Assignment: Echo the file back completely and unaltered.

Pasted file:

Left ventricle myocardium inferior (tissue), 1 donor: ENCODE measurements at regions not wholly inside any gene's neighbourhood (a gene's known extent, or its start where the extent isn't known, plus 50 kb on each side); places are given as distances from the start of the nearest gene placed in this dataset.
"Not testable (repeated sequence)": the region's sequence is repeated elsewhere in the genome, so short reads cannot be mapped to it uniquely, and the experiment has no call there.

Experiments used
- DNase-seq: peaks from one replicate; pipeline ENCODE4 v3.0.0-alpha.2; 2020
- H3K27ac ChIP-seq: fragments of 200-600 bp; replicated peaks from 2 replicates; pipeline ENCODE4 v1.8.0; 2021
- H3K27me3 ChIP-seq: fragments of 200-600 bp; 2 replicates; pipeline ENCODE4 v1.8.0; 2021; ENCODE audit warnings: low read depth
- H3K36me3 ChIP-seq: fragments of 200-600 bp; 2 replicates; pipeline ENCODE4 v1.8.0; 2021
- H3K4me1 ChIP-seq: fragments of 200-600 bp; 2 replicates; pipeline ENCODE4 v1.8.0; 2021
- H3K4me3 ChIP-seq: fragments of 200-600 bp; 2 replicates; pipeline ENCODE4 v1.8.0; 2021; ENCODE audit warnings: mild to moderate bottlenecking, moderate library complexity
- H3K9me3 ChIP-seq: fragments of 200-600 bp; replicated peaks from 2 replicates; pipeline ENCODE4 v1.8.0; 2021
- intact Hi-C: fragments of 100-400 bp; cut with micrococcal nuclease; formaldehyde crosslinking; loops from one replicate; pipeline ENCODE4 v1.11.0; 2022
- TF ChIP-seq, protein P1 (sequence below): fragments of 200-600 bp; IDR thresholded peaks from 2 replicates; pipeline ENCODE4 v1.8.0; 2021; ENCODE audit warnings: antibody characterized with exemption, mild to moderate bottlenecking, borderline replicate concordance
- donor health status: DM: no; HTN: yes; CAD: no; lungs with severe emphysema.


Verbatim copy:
Left ventricle myocardium inferior (tissue), 1 donor: ENCODE measurements at regions not wholly inside any gene's neighbourhood (a gene's known extent, or its start where the extent isn't known, plus 50 kb on each side); places are given as distances from the start of the nearest gene placed in this dataset.
"Not testable (repeated sequence)": the region's sequence is repeated elsewhere in the genome, so short reads cannot be mapped to it uniquely, and the experiment has no call there.

Experiments used
- DNase-seq: peaks from one replicate; pipeline ENCODE4 v3.0.0-alpha.2; 2020
- H3K27ac ChIP-seq: fragments of 200-600 bp; replicated peaks from 2 replicates; pipeline ENCODE4 v1.8.0; 2021
- H3K27me3 ChIP-seq: fragments of 200-600 bp; 2 replicates; pipeline ENCODE4 v1.8.0; 2021; ENCODE audit warnings: low read depth
- H3K36me3 ChIP-seq: fragments of 200-600 bp; 2 replicates; pipeline ENCODE4 v1.8.0; 2021
- H3K4me1 ChIP-seq: fragments of 200-600 bp; 2 replicates; pipeline ENCODE4 v1.8.0; 2021
- H3K4me3 ChIP-seq: fragments of 200-600 bp; 2 replicates; pipeline ENCODE4 v1.8.0; 2021; ENCODE audit warnings: mild to moderate bottlenecking, moderate library complexity
- H3K9me3 ChIP-seq: fragments of 200-600 bp; replicated peaks from 2 replicates; pipeline ENCODE4 v1.8.0; 2021
- intact Hi-C: fragments of 100-400 bp; cut with micrococcal nuclease; formaldehyde crosslinking; loops from one replicate; pipeline ENCODE4 v1.11.0; 2022
- TF ChIP-seq, protein P1 (sequence below): fragments of 200-600 bp; IDR thresholded peaks from 2 replicates; pipeline ENCODE4 v1.8.0; 2021; ENCODE audit warnings: antibody characterized with exemption, mild to moderate bottlenecking, borderline replicate concordance
- donor health status: DM: no; HTN: yes; CAD: no; lungs with severe emphysema.